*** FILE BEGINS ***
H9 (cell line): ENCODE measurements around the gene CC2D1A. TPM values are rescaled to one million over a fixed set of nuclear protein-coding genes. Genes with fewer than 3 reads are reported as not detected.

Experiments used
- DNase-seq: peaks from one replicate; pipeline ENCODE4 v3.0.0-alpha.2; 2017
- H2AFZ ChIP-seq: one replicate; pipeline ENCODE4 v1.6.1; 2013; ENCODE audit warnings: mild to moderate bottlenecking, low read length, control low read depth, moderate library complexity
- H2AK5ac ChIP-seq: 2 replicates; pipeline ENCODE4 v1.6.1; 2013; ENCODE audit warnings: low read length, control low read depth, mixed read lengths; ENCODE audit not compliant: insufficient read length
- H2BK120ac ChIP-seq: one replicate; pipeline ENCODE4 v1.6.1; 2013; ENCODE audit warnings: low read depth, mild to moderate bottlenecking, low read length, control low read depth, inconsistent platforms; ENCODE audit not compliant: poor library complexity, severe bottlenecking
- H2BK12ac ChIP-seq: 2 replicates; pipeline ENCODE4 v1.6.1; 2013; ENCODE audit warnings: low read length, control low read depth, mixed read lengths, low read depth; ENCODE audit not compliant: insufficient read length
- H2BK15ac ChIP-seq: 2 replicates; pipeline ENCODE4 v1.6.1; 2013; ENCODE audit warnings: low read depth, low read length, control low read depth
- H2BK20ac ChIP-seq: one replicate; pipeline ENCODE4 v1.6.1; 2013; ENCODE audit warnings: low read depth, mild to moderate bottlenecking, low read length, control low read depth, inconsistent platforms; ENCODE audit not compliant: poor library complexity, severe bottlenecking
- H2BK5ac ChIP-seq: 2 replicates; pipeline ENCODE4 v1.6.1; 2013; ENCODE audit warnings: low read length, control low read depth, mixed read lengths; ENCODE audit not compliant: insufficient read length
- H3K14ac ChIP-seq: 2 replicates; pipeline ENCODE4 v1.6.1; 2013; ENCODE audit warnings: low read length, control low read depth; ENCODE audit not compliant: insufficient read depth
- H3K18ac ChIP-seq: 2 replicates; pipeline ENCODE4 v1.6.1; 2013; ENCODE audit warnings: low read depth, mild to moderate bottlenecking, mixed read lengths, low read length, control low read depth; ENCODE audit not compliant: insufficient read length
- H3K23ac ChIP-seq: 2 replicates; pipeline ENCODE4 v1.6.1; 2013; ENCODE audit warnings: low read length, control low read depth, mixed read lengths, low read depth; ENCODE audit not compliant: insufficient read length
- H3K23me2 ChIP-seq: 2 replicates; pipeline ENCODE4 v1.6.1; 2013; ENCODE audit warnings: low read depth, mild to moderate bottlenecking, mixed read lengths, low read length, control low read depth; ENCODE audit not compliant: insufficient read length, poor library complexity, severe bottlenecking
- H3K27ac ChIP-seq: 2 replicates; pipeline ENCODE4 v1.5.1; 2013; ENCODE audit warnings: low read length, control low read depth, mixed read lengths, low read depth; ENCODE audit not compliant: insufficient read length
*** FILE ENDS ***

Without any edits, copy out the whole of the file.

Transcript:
H9 (cell line): ENCODE measurements around the gene CC2D1A. TPM values are rescaled to one million over a fixed set of nuclear protein-coding genes. Genes with fewer than 3 reads are reported as not detected.

Experiments used
- DNase-seq: peaks from one replicate; pipeline ENCODE4 v3.0.0-alpha.2; 2017
- H2AFZ ChIP-seq: one replicate; pipeline ENCODE4 v1.6.1; 2013; ENCODE audit warnings: mild to moderate bottlenecking, low read length, control low read depth, moderate library complexity
- H2AK5ac ChIP-seq: 2 replicates; pipeline ENCODE4 v1.6.1; 2013; ENCODE audit warnings: low read length, control low read depth, mixed read lengths; ENCODE audit not compliant: insufficient read length
- H2BK120ac ChIP-seq: one replicate; pipeline ENCODE4 v1.6.1; 2013; ENCODE audit warnings: low read depth, mild to moderate bottlenecking, low read length, control low read depth, inconsistent platforms; ENCODE audit not compliant: poor library complexity, severe bottlenecking
- H2BK12ac ChIP-seq: 2 replicates; pipeline ENCODE4 v1.6.1; 2013; ENCODE audit warnings: low read length, control low read depth, mixed read lengths, low read depth; ENCODE audit not compliant: insufficient read length
- H2BK15ac ChIP-seq: 2 replicates; pipeline ENCODE4 v1.6.1; 2013; ENCODE audit warnings: low read depth, low read length, control low read depth
- H2BK20ac ChIP-seq: one replicate; pipeline ENCODE4 v1.6.1; 2013; ENCODE audit warnings: low read depth, mild to moderate bottlenecking, low read length, control low read depth, inconsistent platforms; ENCODE audit not compliant: poor library complexity, severe bottlenecking
- H2BK5ac ChIP-seq: 2 replicates; pipeline ENCODE4 v1.6.1; 2013; ENCODE audit warnings: low read length, control low read depth, mixed read lengths; ENCODE audit not compliant: insufficient read length
- H3K14ac ChIP-seq: 2 replicates; pipeline ENCODE4 v1.6.1; 2013; ENCODE audit warnings: low read length, control low read depth; ENCODE audit not compliant: insufficient read depth
- H3K18ac ChIP-seq: 2 replicates; pipeline ENCODE4 v1.6.1; 2013; ENCODE audit warnings: low read depth, mild to moderate bottlenecking, mixed read lengths, low read length, control low read depth; ENCODE audit not compliant: insufficient read length
- H3K23ac ChIP-seq: 2 replicates; pipeline ENCODE4 v1.6.1; 2013; ENCODE audit warnings: low read length, control low read depth, mixed read lengths, low read depth; ENCODE audit not compliant: insufficient read length
- H3K23me2 ChIP-seq: 2 replicates; pipeline ENCODE4 v1.6.1; 2013; ENCODE audit warnings: low read depth, mild to moderate bottlenecking, mixed read lengths, low read length, control low read depth; ENCODE audit not compliant: insufficient read length, poor library complexity, severe bottlenecking
- H3K27ac ChIP-seq: 2 replicates; pipeline ENCODE4 v1.5.1; 2013; ENCODE audit warnings: low read length, control low read depth, mixed read lengths, low read depth; ENCODE audit not compliant: insufficient read length